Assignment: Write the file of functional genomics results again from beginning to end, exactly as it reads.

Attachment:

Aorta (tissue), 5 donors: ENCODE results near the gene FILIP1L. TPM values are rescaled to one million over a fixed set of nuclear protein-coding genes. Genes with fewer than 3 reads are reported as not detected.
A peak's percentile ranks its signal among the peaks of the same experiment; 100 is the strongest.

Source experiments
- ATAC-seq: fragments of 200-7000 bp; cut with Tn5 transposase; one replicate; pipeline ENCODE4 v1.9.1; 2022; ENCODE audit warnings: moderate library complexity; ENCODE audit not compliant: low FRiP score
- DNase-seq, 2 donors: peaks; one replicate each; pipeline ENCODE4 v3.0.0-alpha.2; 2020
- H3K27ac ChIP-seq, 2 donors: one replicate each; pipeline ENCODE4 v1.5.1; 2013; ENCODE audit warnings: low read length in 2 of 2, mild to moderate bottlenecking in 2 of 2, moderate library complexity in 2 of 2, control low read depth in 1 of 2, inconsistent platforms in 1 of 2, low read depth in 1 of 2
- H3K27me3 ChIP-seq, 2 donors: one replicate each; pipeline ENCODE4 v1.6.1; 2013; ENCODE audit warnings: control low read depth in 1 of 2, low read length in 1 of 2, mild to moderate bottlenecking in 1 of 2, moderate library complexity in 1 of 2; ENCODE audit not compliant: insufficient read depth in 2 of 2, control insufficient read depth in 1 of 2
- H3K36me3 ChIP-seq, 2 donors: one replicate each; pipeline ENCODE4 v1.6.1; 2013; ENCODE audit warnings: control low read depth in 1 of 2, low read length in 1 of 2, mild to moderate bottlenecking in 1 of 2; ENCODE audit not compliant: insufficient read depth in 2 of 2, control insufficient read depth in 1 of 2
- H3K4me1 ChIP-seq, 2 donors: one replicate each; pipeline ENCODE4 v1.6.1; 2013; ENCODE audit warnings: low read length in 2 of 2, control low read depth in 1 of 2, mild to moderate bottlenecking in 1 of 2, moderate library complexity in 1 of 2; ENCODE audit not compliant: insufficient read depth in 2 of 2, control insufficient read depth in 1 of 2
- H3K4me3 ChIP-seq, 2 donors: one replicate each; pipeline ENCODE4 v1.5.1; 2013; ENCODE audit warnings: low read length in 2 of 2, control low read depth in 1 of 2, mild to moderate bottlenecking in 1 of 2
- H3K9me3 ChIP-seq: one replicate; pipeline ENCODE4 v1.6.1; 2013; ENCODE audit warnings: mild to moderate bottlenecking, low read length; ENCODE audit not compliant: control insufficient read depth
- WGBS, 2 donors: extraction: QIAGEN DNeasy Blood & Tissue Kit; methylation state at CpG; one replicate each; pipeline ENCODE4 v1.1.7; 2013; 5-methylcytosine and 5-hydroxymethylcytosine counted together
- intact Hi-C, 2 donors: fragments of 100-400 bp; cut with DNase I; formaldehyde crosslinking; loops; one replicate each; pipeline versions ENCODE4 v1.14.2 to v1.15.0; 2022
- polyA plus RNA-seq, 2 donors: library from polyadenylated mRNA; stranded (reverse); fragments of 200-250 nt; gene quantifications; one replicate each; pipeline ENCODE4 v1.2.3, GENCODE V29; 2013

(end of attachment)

Aorta (tissue), 5 donors: ENCODE results near the gene FILIP1L. TPM values are rescaled to one million over a fixed set of nuclear protein-coding genes. Genes with fewer than 3 reads are reported as not detected.
A peak's percentile ranks its signal among the peaks of the same experiment; 100 is the strongest.

Source experiments
- ATAC-seq: fragments of 200-7000 bp; cut with Tn5 transposase; one replicate; pipeline ENCODE4 v1.9.1; 2022; ENCODE audit warnings: moderate library complexity; ENCODE audit not compliant: low FRiP score
- DNase-seq, 2 donors: peaks; one replicate each; pipeline ENCODE4 v3.0.0-alpha.2; 2020
- H3K27ac ChIP-seq, 2 donors: one replicate each; pipeline ENCODE4 v1.5.1; 2013; ENCODE audit warnings: low read length in 2 of 2, mild to moderate bottlenecking in 2 of 2, moderate library complexity in 2 of 2, control low read depth in 1 of 2, inconsistent platforms in 1 of 2, low read depth in 1 of 2
- H3K27me3 ChIP-seq, 2 donors: one replicate each; pipeline ENCODE4 v1.6.1; 2013; ENCODE audit warnings: control low read depth in 1 of 2, low read length in 1 of 2, mild to moderate bottlenecking in 1 of 2, moderate library complexity in 1 of 2; ENCODE audit not compliant: insufficient read depth in 2 of 2, control insufficient read depth in 1 of 2
- H3K36me3 ChIP-seq, 2 donors: one replicate each; pipeline ENCODE4 v1.6.1; 2013; ENCODE audit warnings: control low read depth in 1 of 2, low read length in 1 of 2, mild to moderate bottlenecking in 1 of 2; ENCODE audit not compliant: insufficient read depth in 2 of 2, control insufficient read depth in 1 of 2
- H3K4me1 ChIP-seq, 2 donors: one replicate each; pipeline ENCODE4 v1.6.1; 2013; ENCODE audit warnings: low read length in 2 of 2, control low read depth in 1 of 2, mild to moderate bottlenecking in 1 of 2, moderate library complexity in 1 of 2; ENCODE audit not compliant: insufficient read depth in 2 of 2, control insufficient read depth in 1 of 2
- H3K4me3 ChIP-seq, 2 donors: one replicate each; pipeline ENCODE4 v1.5.1; 2013; ENCODE audit warnings: low read length in 2 of 2, control low read depth in 1 of 2, mild to moderate bottlenecking in 1 of 2
- H3K9me3 ChIP-seq: one replicate; pipeline ENCODE4 v1.6.1; 2013; ENCODE audit warnings: mild to moderate bottlenecking, low read length; ENCODE audit not compliant: control insufficient read depth
- WGBS, 2 donors: extraction: QIAGEN DNeasy Blood & Tissue Kit; methylation state at CpG; one replicate each; pipeline ENCODE4 v1.1.7; 2013; 5-methylcytosine and 5-hydroxymethylcytosine counted together
- intact Hi-C, 2 donors: fragments of 100-400 bp; cut with DNase I; formaldehyde crosslinking; loops; one replicate each; pipeline versions ENCODE4 v1.14.2 to v1.15.0; 2022
- polyA plus RNA-seq, 2 donors: library from polyadenylated mRNA; stranded (reverse); fragments of 200-250 nt; gene quantifications; one replicate each; pipeline ENCODE4 v1.2.3, GENCODE V29; 2013